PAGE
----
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Why The Cash Couch Isn’t The Place To Settle

Why the Cash Couch Isn’t the Place to Settle

Two years ago, amid rising interest rates, trade wars, and concerns that the longest economic expansion in history had to come to an end sometime, market volatility made a comeback. At the time, many investors thought about going to cash as a means of staving off losses. But let me explain why the “cash couch” isn’t the place to settle.

At that time, I wrote this blog post about how going to cash is like settling into a big, comfy-looking couch. From a distance, the couch appears to be soft, supportive and a great place to rest and recover. But when you settle into that cash couch, you learn the hard truth: It’s much too soft and squishy. It’s not at all supportive. And now that you’re there, it’s going to take a lot of extra effort to get yourself up and out.

I had the opportunity to speak with a reporter from The New York Times who interviewed me for a story a couple of weeks ago. As the story reported, after COVID-19 began to make its impact on the economy and the market in March, many investors worried. But many who stuck to their plans and rode out the volatility in a diversified manner were rewarded as the Standard & Poor’s (S&P) 500 has rebounded well. Had they converted to cash to try to time the market, they likely would have missed out on substantial gains.

So, I thought this was a good time to revisit this subject—and update this blog post—according to today’s circumstances. While there is still uncertainty around COVID-19, the soft couch analogy remains accurate. The longer you sit on the cash couch, the more you may erode your own financial security.

Moving to cash undermines your financial peace

While cash looks like the safe move at first, interest rates are back at historic lows. So-called “safe” investment options could be losing ground even as they appear to be protecting your wealth. And now, every day, you ask yourself: Should I put my money back in the market today? Tomorrow? Next week? Next month?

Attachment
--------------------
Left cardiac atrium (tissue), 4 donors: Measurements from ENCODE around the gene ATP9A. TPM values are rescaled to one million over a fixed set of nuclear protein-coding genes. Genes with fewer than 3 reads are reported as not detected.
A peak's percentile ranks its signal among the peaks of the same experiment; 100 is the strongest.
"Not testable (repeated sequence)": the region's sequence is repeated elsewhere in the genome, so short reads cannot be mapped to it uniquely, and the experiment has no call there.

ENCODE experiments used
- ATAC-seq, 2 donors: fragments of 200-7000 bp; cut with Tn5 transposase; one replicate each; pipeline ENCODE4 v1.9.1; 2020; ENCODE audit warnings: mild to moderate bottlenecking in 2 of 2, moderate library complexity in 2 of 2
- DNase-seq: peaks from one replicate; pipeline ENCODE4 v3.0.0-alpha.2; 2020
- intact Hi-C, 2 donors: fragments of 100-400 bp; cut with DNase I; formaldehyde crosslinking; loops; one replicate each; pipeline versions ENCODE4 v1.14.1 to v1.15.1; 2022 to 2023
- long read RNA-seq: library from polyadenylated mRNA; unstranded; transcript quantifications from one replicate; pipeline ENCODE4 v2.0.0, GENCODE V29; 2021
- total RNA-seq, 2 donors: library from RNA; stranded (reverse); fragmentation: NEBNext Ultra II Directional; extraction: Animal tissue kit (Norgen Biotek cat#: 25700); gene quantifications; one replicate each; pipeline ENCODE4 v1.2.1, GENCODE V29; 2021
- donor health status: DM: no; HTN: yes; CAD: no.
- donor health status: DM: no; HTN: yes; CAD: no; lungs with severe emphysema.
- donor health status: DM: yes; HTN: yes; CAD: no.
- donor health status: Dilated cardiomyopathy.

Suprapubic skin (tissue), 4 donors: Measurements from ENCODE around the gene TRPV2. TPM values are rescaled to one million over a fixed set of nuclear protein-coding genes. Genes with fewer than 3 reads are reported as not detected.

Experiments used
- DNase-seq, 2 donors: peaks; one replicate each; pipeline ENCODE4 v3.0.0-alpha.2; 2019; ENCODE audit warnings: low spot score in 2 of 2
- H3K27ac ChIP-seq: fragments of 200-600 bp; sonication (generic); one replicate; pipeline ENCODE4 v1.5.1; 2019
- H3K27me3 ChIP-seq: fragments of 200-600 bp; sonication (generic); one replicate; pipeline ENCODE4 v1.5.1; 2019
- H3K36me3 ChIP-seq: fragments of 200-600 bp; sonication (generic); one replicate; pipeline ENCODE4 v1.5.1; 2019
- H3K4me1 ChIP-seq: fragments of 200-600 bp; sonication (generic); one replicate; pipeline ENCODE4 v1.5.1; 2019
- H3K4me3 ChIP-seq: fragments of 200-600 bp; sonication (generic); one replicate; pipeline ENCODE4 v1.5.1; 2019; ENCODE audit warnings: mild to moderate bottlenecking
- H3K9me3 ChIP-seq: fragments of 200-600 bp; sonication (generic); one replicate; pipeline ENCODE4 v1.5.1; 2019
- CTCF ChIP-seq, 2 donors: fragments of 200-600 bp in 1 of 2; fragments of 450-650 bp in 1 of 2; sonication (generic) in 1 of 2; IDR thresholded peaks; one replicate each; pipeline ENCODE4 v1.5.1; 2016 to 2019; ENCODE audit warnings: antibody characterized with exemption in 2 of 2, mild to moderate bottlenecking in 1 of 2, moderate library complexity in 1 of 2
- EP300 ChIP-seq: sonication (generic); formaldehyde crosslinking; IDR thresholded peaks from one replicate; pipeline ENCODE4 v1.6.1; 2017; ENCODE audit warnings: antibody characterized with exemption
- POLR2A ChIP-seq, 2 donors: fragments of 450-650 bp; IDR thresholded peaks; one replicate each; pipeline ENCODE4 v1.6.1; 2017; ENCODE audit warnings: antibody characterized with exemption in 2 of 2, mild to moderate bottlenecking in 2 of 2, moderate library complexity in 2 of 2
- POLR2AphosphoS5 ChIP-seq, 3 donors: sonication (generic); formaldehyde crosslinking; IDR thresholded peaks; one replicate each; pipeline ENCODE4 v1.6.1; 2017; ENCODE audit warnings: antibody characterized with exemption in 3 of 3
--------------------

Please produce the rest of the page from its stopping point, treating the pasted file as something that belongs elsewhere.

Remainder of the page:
During this downturn, two of my investors moved to cash. And both regret it. In fact, every time I’ve had an investor move significant assets into cash, they later experienced a sense of destroying their financial peace. They could never fully relax. They anxiously watched economic indicators, trying to decide on the best time to jump back into investing. It accomplished exactly the opposite of what they were trying to do. It’s the financial equivalent of trying to ease your way from the shoulder back onto a busy highway. You’re tense and nervous, searching for the perfect window where you can begin moving forward again without crashing.

It can be part, but not all, of your investment plan

It’s never been truer: The only way to maintain a long-lasting sense of monetary well-being is to have a long-term financial plan. Your plan factors your risk tolerance, goals, and even market volatility. It’s designed to weather market ups and downs without you having to make any impulsive moves.